Behavior: A Model-T Neurosis

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"He had his hands in his pockets, and he walked around that car three or four times, looking at it very closely. Finally he gets hold of the door, and bang! He ripped the door right off! God! How the man done it, I don't know! He jumped in there, and bang goes the other door. Bang goes the windshield. He rips the top with the heel of his shoe. He wrecked the car as much as he could."

—A Ford Motor Co. worker, 1912

Henry Ford was angry: his engineers had presumed to design a replacement for the already obsolescent Model T. They could not comprehend that the Model T was sacrosanct. Neither could they understand why Ford had pursued the idea of a car for the masses so singlemindedly, nor why it meant so much to him that he allowed no important change in it until 1927, after it had been overtaken by competitors. They never knew, either, why success turned him mean and vindictive. Now Anne Jardim, a social psychologist, has attributed this strange behavior to Ford's unwarranted conviction that his father did not love him enough. Indulging in the popular intellectual pastime of retrospective psychoanalysis, she explains that the Model T was Ford's symbolic device for expiating the fantasied wrongs he had done his father; his own hatefulness was retaliation for the imagined wrongs his father had done him.

Dr. Jardim's conclusions, reached after long study under the auspices of Harvard's Research Program in Applied Psychoanalysis, have just been published in The First Henry Ford: A Study in Personality and Business Leadership (MIT Press; $6.95). For starters, she demolishes "a dominant myth in Ford's life"—that his father was angry at him for giving up farm life. On the contrary, the older Ford found Henry his first off-farm job and offered him money to develop his first car. Writes Dr. Jardim: "The ill feeling between father and son was of the son's own making;" he needed "to create a harsh, punitive father where none existed."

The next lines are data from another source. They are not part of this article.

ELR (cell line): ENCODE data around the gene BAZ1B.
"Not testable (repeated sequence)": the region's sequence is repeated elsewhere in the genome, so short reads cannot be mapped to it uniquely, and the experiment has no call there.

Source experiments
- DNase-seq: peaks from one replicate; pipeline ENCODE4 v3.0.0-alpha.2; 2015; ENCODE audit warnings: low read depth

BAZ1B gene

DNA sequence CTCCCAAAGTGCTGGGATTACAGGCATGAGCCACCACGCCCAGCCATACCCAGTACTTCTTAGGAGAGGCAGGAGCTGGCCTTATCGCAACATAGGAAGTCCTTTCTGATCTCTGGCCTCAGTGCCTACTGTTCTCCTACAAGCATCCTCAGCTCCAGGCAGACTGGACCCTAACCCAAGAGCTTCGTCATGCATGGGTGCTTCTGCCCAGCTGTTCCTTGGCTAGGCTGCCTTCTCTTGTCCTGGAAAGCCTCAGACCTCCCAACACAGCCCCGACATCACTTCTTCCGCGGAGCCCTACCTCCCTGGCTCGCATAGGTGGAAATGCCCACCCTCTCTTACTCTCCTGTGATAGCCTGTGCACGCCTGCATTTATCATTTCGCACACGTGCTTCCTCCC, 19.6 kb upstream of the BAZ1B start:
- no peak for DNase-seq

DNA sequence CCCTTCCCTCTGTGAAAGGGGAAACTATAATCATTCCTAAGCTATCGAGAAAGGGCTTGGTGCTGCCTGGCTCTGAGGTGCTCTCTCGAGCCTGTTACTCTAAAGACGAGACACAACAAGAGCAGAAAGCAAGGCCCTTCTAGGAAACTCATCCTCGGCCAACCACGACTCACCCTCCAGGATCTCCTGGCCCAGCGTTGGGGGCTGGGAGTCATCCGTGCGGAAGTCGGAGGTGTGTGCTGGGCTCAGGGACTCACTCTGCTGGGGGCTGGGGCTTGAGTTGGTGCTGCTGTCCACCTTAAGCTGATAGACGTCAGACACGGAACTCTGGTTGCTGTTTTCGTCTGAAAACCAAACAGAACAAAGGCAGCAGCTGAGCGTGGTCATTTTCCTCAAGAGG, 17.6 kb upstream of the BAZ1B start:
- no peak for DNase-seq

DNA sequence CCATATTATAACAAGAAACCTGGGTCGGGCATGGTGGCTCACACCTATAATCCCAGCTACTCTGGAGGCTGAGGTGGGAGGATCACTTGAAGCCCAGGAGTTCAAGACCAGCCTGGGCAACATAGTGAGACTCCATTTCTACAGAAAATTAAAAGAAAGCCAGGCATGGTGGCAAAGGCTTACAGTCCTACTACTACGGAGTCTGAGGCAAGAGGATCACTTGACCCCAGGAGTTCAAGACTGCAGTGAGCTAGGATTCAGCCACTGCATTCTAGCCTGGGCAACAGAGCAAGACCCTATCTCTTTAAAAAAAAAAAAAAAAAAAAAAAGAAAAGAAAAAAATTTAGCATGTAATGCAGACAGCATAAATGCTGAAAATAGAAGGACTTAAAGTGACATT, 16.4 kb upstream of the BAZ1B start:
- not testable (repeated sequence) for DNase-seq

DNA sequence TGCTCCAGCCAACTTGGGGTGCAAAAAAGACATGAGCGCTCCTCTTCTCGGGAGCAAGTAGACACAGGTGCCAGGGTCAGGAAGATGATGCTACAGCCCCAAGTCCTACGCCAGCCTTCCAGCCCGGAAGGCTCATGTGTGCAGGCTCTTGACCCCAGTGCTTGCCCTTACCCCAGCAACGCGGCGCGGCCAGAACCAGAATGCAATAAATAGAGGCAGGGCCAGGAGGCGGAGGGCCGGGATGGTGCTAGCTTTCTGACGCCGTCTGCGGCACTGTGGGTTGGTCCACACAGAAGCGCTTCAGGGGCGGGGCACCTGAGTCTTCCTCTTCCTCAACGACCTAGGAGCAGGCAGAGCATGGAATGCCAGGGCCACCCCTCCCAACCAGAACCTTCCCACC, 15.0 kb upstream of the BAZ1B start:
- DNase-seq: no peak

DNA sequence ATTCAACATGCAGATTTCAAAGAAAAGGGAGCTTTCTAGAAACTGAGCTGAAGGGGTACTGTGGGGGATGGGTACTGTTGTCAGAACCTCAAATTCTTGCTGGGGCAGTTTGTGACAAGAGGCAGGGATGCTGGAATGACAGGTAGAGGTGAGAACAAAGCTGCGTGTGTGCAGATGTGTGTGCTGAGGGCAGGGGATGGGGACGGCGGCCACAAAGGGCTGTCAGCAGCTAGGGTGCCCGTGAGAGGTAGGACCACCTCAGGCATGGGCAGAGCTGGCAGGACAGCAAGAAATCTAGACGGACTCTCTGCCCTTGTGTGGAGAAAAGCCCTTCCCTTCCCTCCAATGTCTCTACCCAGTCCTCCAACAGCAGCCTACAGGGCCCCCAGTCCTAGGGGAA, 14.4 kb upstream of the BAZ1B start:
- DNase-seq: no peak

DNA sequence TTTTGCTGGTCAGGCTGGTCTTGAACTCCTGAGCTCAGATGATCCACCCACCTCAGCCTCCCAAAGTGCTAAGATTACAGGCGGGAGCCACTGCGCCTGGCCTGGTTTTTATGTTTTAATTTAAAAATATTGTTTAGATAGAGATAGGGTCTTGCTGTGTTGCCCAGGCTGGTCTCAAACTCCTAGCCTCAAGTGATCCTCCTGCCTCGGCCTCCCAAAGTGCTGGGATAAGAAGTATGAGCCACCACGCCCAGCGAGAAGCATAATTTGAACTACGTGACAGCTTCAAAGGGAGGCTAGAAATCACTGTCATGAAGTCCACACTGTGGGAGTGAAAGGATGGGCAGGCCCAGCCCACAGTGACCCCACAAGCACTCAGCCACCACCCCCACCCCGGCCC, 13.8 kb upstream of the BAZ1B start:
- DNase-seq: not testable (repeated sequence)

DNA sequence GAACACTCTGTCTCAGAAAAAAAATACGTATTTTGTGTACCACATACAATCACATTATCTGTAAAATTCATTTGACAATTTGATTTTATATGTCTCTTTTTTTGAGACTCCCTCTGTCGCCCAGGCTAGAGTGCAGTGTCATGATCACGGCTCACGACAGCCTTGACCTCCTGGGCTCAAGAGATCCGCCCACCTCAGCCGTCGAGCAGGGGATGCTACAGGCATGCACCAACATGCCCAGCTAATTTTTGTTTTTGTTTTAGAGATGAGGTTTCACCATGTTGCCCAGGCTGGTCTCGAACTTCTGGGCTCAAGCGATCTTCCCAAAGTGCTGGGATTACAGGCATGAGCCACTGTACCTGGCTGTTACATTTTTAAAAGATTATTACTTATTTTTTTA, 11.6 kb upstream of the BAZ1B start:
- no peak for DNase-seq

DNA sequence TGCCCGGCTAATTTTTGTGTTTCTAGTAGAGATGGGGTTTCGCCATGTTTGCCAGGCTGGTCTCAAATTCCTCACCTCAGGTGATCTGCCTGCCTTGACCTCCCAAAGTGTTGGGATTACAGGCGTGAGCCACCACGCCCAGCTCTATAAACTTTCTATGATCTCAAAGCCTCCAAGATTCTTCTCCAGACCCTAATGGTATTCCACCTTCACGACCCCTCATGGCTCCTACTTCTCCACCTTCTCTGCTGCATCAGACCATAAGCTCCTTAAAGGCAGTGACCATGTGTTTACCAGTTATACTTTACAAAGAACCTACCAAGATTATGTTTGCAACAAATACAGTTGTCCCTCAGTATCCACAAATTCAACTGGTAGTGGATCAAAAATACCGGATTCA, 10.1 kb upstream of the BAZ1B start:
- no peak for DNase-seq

The need originated in Ford's excessive longing for his father's love. When the love he got did not match his impossible fantasies, he was disappointed and eventually began to feel that his father had abandoned him. That feeling stirred up anger, and the unjustified anger opened the door to guilt. Hence the need for restitution. "Ford's fixation on the car," says Author Jardim, "can mean only that it had come to symbolize for him a means of expiation. The Model T was the farmer's car, durable, bereft of frills, and cheap." And the farmer for whom it was built was in reality the elder Ford, whose heavy labors his son had observed from childhood. "To lift farm drudgery off flesh and blood and lay it on steel and motors has been my most constant ambition," Henry once said.

That ambition achieved, Ford could not bear to change his car because it represented more than a car. Yet, "it had not achieved the objective he had unconsciously set for it"; it had not relieved his guilt. So Ford shifted from restitution, the first of the twin themes in his life, to retaliation. The rage toward his father that had been sublimated in creativity was turned on people who, in fantasy, stood for his father.

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